Additionally, the disturbance has to be quite significant to qualify for help under the right for quiet enjoyment. Temporary discomfort or a slight inconvenience doesn’t qualify.
- Handle the Problem: If you’ve found evidence for a tenant disturbance, you’re obligated to handle it with care. There are several things you can do to work out the problem.
- Compensate for Damages or Loss: If your actions are responsible for any damages or loss to tenant property, you’ll need to replace and repair it. The same goes for bodily harm during an accident that may be your fault. For example, if renovations in the hallway result in a tenant tripping and breaking their arm, your insurance will need to cover the medical bills.
- Lay Down the Law: Talk to tenants who are harassing others or causing unnecessary noise. Remind them of their responsibilities as tenants and how their actions are breaking their lease agreement, which is grounds for eviction. If necessary, get the authorities involved to help reduce the hassle.
- Evict: It’s not something landlords like to do, but when your actions do no good and your other tenants are suffering as a result, you might have to evict tenants who are disturbing the peace. Note that evicting a tenant without reasonable cause will get you into big trouble. Find legal ground and plenty of evidence to kick someone out beforehand.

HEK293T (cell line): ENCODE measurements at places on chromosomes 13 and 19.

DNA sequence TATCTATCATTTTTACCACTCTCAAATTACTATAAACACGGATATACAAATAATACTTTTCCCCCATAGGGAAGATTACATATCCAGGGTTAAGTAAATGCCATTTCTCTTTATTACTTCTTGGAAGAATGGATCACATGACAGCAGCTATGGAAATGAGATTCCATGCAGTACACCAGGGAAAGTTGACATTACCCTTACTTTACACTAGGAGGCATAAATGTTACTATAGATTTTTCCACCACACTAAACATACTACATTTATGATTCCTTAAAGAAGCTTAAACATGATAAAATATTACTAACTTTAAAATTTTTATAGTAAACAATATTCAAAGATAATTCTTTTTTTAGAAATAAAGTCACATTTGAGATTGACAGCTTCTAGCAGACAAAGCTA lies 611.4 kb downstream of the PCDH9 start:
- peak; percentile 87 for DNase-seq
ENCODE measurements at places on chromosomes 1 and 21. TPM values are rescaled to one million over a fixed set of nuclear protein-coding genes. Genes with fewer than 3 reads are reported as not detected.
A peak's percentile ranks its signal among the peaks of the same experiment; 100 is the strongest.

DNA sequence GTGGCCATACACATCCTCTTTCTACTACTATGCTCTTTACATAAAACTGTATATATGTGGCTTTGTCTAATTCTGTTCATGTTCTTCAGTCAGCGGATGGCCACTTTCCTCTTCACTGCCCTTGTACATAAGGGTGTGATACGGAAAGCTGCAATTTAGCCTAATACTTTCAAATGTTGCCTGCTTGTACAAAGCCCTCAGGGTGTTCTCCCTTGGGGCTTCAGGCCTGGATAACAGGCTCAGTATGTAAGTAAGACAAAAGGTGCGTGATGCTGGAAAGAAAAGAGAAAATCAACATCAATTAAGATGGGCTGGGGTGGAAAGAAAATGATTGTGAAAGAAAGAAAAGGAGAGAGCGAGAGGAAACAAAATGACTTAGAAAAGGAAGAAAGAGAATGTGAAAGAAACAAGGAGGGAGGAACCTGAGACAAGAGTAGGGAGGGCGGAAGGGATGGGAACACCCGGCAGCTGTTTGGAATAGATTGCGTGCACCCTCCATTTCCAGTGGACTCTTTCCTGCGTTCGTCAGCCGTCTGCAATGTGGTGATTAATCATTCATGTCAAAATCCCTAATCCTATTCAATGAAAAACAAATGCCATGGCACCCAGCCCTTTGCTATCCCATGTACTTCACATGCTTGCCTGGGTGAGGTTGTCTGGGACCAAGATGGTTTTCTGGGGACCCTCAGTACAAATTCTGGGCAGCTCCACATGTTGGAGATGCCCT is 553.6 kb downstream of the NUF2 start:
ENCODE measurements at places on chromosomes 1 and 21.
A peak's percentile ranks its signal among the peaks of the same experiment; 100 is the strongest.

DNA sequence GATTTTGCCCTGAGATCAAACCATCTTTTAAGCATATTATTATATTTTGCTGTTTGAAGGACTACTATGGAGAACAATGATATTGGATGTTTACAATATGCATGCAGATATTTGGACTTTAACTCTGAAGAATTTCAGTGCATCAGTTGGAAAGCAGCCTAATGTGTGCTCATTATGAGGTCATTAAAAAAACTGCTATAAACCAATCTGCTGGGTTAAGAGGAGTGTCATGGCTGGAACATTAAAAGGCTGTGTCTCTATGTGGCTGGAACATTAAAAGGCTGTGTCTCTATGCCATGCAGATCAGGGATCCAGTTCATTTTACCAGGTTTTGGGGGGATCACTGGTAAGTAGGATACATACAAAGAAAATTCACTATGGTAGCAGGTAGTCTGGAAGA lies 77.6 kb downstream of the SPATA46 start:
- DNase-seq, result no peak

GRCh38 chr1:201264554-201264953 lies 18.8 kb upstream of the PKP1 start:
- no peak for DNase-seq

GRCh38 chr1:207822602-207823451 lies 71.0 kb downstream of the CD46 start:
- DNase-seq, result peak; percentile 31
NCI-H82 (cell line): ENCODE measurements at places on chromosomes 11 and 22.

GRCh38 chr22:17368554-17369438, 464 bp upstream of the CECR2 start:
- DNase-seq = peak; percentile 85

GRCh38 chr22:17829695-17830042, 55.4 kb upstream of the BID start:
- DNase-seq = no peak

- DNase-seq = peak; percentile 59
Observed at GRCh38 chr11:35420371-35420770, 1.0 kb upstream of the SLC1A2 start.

- Understand the Consequences: If you have been made aware of a problem and you ignore it, the tenant has legal power against you. They can bring down the law on your head and break the lease. Tenants who are really upset and know the right people could put you out of business with a lawsuit.
That being said, these consequences only apply if you’ve been remiss in your duties as a landlord. If a tenant comes to you with a problem, you don’t investigate, and it turns out to be a really bad situation, you’ll be liable for the damages.
Let Green Residential Handle the Right of Quiet Enjoyment For You
When followed, these steps can be immensely helpful in mitigating risks and handling any of your disturbances. However, it’s not always as easy as it sounds on paper. Confronting tenants about their disorderly content can be daunting and unfruitful. The resulting eviction process can often feel impossible.
Green Residential can handle the right of quiet enjoyment for you. We can be the liaison between you and your tenants, laying down the law and their legal duty to adhere to it. With our legal help and thorough understanding of lease agreements, we can make sure the message gets across clearly.
The eviction process can also get messy and unreasonable if you try to handle it without professional help. Our eviction services make the entire process easy for you. We make sure that you have reasonable grounds for an eviction before taking action so that you don’t have to worry about legal trouble. The entire process is quick and efficient for your convenience so you can get the bad tenants out and protect your quality renters.
For more information about our services, eviction process, legal responsibilities as a landlord, or anything else on the subject, contact us today!